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Statesman and author, b. at Algezares, Murcia, Spain, in 1584; d. at Madrid in 1648. He made his studies at the University of Salamanca where he received his degree in law. After having been the secretary of Cardinal Borgia, Spanish ambassador at Rome, he succeeded him in that position. Saavedra enjoyed the full confidence of Philip IV, conducting the political and diplomatic affairs of the latter during the course of thirty-five years in Italy, Germany, and Switzerland. His qualities and abilities as a statesman are shown as well in his works as in his deeds. His "Idea de un principe. . .representado en cien empresas" (Madrid, 1670), translation by J.E. (London, 1827), embodied in a pleasing garb of humor. Other secondary works of Saavedra are: "Corona gótica" (1670), "Locuras de Europa" and "politica y razón de estado del Rey Católico D. Fernando". A complete edition of all his works appeared at Madrid in 1853. Saavedra is not only one of the foremost prose writers of Spain but is also one of the greatest glories of Spanish diplomacy.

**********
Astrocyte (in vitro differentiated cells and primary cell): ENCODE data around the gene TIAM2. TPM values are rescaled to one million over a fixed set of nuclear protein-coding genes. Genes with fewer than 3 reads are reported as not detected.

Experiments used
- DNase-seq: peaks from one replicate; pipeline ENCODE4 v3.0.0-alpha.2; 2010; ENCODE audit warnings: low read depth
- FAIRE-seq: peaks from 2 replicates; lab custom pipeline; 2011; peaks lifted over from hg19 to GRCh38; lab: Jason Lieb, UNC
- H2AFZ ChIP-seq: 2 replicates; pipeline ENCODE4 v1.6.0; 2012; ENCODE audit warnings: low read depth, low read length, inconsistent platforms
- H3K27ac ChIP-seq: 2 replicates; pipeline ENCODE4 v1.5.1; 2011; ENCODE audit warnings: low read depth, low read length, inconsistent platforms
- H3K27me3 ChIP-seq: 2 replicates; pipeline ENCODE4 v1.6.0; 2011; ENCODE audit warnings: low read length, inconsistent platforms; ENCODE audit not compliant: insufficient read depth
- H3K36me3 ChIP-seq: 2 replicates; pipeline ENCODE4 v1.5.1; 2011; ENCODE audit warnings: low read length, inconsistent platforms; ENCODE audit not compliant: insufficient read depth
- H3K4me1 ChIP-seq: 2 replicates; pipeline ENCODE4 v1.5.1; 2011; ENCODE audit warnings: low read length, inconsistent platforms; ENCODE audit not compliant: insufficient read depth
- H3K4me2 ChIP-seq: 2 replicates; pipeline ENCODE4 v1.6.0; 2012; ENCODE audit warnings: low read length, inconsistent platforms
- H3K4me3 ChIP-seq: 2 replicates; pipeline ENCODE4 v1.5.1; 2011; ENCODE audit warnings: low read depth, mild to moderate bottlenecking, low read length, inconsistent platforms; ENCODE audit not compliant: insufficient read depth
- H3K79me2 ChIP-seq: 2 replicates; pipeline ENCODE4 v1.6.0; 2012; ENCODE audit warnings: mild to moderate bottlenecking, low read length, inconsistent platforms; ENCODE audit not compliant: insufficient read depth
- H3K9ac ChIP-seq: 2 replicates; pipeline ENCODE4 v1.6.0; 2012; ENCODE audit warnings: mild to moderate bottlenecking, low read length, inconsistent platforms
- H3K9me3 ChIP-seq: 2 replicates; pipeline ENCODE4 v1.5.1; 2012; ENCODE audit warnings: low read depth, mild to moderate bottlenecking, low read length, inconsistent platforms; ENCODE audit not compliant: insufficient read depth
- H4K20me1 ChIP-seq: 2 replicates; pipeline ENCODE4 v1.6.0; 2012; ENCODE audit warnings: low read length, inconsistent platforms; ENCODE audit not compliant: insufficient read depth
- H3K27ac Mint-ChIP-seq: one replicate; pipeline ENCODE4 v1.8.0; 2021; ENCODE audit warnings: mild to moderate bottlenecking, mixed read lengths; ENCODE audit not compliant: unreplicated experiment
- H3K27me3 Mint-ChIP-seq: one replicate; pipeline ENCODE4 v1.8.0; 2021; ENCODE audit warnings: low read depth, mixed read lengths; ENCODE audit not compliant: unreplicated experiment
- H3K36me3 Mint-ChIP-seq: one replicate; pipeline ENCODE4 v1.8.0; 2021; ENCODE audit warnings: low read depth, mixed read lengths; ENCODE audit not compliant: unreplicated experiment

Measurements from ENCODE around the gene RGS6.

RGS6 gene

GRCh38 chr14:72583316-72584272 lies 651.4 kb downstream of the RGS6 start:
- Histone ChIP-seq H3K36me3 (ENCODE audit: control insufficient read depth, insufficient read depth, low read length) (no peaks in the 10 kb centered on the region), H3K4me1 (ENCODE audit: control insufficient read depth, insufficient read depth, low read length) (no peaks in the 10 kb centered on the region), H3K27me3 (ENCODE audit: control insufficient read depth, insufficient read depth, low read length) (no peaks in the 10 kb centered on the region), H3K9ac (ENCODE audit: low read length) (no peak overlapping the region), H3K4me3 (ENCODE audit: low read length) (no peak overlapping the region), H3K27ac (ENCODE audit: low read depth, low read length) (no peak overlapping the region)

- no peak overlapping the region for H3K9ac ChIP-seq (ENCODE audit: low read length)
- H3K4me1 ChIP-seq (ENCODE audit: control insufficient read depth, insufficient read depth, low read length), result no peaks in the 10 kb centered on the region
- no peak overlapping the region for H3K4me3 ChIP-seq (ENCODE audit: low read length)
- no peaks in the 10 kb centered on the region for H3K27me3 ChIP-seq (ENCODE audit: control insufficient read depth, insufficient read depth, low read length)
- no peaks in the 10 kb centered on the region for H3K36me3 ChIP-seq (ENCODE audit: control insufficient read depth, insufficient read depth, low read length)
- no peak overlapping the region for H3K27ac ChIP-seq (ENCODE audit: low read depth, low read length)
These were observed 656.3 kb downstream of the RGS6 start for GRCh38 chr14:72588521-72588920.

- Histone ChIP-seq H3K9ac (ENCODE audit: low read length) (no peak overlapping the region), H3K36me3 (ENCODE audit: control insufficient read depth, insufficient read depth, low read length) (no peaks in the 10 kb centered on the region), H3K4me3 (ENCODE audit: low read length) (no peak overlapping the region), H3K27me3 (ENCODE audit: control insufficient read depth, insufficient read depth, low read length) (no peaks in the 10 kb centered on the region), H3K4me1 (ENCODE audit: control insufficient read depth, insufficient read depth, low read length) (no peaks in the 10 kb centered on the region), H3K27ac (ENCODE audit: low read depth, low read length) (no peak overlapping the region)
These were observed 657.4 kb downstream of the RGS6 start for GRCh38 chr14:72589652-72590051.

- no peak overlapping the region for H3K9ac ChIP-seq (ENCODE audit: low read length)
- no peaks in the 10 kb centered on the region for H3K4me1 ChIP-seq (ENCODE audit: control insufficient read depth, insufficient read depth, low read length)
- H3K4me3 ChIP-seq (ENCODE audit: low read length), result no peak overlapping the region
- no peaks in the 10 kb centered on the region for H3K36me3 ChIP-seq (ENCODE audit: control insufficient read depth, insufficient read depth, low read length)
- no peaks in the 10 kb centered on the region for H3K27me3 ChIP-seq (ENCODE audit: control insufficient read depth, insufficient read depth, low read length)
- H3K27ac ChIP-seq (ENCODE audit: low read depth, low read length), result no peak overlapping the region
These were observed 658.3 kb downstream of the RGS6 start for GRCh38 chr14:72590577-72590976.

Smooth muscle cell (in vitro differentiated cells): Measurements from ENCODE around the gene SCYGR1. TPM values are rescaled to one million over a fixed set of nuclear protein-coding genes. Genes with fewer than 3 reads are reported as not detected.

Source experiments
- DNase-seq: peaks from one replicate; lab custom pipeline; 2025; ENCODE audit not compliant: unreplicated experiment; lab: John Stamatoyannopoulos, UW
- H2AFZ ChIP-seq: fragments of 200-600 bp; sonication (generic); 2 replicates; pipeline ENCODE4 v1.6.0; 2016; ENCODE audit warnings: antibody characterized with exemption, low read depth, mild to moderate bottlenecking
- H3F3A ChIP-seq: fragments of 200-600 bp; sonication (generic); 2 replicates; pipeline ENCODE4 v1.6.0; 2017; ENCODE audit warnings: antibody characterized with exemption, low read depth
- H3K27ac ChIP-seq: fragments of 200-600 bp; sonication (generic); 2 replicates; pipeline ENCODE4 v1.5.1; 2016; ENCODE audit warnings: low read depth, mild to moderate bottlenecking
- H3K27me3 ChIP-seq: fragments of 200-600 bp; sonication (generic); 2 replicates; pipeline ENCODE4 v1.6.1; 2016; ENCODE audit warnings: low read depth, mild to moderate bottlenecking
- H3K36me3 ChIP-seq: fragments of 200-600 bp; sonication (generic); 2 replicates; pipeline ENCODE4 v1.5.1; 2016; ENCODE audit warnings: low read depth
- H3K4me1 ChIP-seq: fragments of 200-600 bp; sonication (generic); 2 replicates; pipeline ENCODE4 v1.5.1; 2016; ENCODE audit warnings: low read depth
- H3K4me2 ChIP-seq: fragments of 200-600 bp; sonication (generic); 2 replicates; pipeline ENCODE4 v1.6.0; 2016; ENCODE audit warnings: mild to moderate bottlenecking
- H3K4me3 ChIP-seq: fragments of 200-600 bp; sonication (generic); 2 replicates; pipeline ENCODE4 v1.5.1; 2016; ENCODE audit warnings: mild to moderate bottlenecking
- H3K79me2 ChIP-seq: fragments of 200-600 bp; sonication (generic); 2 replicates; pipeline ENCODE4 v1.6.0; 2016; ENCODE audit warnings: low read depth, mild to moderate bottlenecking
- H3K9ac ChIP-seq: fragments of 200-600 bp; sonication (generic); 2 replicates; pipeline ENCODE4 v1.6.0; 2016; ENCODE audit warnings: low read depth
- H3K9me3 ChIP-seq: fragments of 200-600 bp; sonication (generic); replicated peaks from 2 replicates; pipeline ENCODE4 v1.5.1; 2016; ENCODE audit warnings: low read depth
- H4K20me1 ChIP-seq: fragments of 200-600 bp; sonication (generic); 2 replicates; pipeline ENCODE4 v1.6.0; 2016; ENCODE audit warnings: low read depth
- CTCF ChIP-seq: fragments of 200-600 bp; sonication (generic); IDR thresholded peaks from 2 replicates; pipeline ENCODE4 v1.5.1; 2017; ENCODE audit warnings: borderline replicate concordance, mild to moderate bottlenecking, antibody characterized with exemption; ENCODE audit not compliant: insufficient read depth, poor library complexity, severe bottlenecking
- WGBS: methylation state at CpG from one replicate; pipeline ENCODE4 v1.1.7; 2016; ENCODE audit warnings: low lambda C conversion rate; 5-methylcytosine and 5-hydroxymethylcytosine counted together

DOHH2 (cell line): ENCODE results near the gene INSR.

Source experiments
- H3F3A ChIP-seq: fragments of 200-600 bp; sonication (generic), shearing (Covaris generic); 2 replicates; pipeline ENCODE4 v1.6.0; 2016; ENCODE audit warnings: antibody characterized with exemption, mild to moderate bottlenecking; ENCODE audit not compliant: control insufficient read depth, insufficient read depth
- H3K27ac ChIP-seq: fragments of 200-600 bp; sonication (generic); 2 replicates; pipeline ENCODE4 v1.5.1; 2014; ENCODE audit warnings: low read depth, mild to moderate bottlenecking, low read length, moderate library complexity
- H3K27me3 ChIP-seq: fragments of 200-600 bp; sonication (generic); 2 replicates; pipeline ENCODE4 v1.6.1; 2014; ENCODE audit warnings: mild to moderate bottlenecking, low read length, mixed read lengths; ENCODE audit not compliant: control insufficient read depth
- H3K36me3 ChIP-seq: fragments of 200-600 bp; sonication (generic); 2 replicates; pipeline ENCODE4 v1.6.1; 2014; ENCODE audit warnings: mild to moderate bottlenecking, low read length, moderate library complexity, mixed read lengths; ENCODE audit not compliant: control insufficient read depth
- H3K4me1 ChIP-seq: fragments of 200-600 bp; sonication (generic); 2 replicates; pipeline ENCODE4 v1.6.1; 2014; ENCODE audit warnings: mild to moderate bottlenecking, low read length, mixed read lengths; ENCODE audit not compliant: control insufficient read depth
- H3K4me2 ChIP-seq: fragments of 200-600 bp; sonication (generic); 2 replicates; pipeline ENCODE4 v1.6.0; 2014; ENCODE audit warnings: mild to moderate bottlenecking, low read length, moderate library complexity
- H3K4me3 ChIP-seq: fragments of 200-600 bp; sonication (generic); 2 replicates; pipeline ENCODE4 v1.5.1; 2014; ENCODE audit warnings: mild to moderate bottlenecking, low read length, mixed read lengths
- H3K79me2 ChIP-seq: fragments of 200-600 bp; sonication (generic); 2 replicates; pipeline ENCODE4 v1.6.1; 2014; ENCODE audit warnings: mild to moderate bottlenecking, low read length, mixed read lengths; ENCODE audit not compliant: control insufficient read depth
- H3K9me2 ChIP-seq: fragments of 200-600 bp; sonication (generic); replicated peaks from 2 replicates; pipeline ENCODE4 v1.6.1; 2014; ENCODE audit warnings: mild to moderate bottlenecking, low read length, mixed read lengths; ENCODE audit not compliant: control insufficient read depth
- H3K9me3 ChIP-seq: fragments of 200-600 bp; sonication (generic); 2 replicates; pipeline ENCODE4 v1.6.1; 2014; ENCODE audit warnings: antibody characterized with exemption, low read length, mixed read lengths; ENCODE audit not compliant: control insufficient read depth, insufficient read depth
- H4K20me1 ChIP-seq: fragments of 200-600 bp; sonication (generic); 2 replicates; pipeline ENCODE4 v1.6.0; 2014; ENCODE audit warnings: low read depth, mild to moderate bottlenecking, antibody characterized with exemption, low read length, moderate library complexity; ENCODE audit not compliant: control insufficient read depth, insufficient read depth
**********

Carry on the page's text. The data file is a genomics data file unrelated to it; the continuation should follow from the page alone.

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Copyright © Catholic Encyclopedia. Robert Appleton Company New York, NY. Volume 1: 1907; Volume 2: 1907; Volume 3: 1908; Volume 4: 1908; Volume 5: 1909; Volume 6: 1909; Volume 7: 1910; Volume 8: 1910; Volume 9: 1910; Volume 10: 1911; Volume 11: - 1911; Volume 12: - 1911; Volume 13: - 1912; Volume 14: 1912; Volume 15: 1912

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